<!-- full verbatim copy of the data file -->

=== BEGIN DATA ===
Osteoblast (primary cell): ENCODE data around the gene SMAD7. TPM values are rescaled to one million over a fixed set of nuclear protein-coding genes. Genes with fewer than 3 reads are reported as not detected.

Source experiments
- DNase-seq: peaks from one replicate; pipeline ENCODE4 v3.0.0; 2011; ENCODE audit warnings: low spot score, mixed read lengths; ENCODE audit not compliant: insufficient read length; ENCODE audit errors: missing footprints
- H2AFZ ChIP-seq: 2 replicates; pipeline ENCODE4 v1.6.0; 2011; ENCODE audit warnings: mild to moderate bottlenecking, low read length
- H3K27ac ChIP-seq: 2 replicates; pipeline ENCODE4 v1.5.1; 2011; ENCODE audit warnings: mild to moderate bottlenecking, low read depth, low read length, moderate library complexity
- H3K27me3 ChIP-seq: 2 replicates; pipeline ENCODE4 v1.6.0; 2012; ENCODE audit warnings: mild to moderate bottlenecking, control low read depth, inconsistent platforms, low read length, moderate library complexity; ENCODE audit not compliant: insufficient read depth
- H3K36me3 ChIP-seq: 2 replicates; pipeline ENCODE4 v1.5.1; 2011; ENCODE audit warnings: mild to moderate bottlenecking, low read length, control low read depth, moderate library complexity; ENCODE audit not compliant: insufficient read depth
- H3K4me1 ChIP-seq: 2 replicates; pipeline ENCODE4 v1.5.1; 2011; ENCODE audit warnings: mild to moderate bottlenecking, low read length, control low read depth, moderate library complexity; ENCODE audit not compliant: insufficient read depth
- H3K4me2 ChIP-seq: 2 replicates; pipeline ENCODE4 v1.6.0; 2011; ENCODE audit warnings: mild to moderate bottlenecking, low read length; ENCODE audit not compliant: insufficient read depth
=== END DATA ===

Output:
Osteoblast (primary cell): ENCODE data around the gene SMAD7. TPM values are rescaled to one million over a fixed set of nuclear protein-coding genes. Genes with fewer than 3 reads are reported as not detected.

Source experiments
- DNase-seq: peaks from one replicate; pipeline ENCODE4 v3.0.0; 2011; ENCODE audit warnings: low spot score, mixed read lengths; ENCODE audit not compliant: insufficient read length; ENCODE audit errors: missing footprints
- H2AFZ ChIP-seq: 2 replicates; pipeline ENCODE4 v1.6.0; 2011; ENCODE audit warnings: mild to moderate bottlenecking, low read length
- H3K27ac ChIP-seq: 2 replicates; pipeline ENCODE4 v1.5.1; 2011; ENCODE audit warnings: mild to moderate bottlenecking, low read depth, low read length, moderate library complexity
- H3K27me3 ChIP-seq: 2 replicates; pipeline ENCODE4 v1.6.0; 2012; ENCODE audit warnings: mild to moderate bottlenecking, control low read depth, inconsistent platforms, low read length, moderate library complexity; ENCODE audit not compliant: insufficient read depth
- H3K36me3 ChIP-seq: 2 replicates; pipeline ENCODE4 v1.5.1; 2011; ENCODE audit warnings: mild to moderate bottlenecking, low read length, control low read depth, moderate library complexity; ENCODE audit not compliant: insufficient read depth
- H3K4me1 ChIP-seq: 2 replicates; pipeline ENCODE4 v1.5.1; 2011; ENCODE audit warnings: mild to moderate bottlenecking, low read length, control low read depth, moderate library complexity; ENCODE audit not compliant: insufficient read depth
- H3K4me2 ChIP-seq: 2 replicates; pipeline ENCODE4 v1.6.0; 2011; ENCODE audit warnings: mild to moderate bottlenecking, low read length; ENCODE audit not compliant: insufficient read depth